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Product Details

  • Release Date: 12/5/2006
  • UPC: 738329050221
  • Original Release: 2005
  • Rating:

  • Source: Kino Video
  • Presentation: Wide Screen
  • Time: 1:40:00
  • Format: DVD
  • Sales rank: 99,833

Cast & Crew

Performance Credits
William McInnes Nick
Justine Clarke Meryl Leigh
Anthony Hayes Andy
Mary Kostakidis SBS Newsreader
Daniela Farinacci Julia
Rob Hoad Rob
Leon Teague Director
Andrew S. Gilbert Phil
Elena Carapetis Maria
Tamara Lees Policewoman
Andreas Sobik Train Driver
Lisa Flanagan Anna
Irena Dangov Train Driver's Wife
Jacquelyne Willcox Current Affairs Reporter
Laura Peisley Emily
Alex Rafalowicz Train Driver's Son
Violet Gilbert Phil's Toddler
Jacqueline Cook Miriam
Oliver Gilbert Jasmine, 'Jas'
Miranda Gilbert Sophie
Lucia Mastrantone Cathy
Isabella Reimer Maddie
Jordan Leovic Oliver
Edwin Hodgeman Jim
Maggie Dence Joan
Joshua Clarke Boy In Wheelchair
Sacha Horler Linda
Alirio Zavarce Smoking Cricketer
Craig Behenna Cricket Captain
Taimi Allan Pregnant Mother
Eliza Lovell Scared Mother
Carmel Johnson Charge Nurse
Rocky Feo Father of Sick Child
Philip Spruce Actor
James L. Edwards Waiter
Aaron March Dinner Guest
Annie Lindner Dinner Guest
Daniel Whyte Dinner Guest
Evan Branford Teenager
Joe Weber Milk Bar Man
Technical Credits
Sarah Watt Director, Screenwriter
Ray Argall Cinematographer
Amanda Brown Score Composer
Amanda Brown Score Composer
Leona Cichon Production Manager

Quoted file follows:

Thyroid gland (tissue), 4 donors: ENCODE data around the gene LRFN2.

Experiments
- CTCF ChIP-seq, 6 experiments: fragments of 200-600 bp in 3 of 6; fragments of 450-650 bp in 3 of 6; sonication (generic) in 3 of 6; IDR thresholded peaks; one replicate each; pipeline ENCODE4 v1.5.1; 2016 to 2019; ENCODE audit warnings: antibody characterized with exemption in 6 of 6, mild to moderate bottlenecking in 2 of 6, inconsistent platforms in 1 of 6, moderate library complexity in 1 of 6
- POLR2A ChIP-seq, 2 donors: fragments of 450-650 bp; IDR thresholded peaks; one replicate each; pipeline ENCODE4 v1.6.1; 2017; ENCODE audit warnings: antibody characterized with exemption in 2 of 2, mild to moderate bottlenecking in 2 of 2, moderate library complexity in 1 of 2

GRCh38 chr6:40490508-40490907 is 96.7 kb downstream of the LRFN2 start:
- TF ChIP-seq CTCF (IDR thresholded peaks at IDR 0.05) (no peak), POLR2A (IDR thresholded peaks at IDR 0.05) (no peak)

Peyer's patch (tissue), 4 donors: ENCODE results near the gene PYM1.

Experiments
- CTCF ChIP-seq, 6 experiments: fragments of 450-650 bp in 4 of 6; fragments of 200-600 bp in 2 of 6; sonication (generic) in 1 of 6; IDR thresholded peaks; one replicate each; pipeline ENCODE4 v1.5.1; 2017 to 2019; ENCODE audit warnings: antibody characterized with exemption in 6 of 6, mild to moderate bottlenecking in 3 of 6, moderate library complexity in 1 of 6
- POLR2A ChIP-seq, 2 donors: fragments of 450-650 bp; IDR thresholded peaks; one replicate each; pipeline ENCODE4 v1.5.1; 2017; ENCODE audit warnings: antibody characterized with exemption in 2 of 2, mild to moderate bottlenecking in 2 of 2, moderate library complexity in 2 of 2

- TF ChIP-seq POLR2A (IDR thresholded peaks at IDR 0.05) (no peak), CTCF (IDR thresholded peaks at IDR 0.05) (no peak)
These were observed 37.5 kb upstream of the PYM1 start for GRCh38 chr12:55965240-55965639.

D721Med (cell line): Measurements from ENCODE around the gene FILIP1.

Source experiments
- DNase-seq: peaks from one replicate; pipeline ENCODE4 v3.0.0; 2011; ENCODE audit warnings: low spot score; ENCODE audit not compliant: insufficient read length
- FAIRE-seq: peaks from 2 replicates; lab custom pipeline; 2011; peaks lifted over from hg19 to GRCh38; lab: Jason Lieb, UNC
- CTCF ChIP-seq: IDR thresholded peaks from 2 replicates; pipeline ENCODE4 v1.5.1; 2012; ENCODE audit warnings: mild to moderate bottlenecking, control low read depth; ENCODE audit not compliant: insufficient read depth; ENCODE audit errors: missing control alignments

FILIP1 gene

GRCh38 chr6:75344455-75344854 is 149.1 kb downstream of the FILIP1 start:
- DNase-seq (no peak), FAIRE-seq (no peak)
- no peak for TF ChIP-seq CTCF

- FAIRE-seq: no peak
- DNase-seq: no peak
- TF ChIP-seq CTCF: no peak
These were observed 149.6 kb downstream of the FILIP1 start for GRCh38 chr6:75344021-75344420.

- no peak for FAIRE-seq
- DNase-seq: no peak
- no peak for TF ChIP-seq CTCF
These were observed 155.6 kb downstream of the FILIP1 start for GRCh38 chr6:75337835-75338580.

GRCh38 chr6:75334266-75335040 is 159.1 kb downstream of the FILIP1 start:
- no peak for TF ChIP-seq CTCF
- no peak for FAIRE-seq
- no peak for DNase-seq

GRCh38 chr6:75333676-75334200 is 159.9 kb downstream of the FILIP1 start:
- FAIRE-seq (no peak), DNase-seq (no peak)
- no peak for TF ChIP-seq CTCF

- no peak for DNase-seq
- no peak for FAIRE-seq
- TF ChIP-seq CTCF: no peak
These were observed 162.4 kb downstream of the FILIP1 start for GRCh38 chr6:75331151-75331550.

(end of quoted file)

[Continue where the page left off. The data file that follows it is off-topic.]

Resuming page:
Denise Haratzis Editor
Angela Heesom Casting
Julie Hodges Musical Direction/Supervision
Bridget Ikin Producer
Emma Kelly Animator
Edie Kurzer Costumes/Costume Designer
Toivo Lember Sound/Sound Designer
Barbara Masel Associate Producer
Simon McCutcheon Art Director
Andrew Myer Executive Producer
Chris Odgers Asst. Director
Norman Parkhill Musical Direction/Supervision
Andrew Plain Sound/Sound Designer
Pete Smith Sound Mixer
Vicki Sugars Associate Producer
Film Trix Special Effects
Rita Zanchetta Production Designer
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Scene Index

Disc #1 -- Look Both Ways
1. Under a Train [8:39]
2. Now You Know [5:25]
3. Long Night [10:41]
4. Chance Meeting [7:57]
5. Questions [6:45]
6. Guilt and Grief [9:46]
7. Anxiety [4:41]
8. Wake Up [9:21]
9. Responsibility [5:27]
10. Awkward Silence [11:30]
11. Close Call [6:52]
12. Forgiveness [9:03]
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Menu

Disc #1 -- Look Both Ways
   Play Film
   Chapters
   Extras
      An Interview With Sarah Watt
      An Interview With Justine Clarke
      Stills Gallery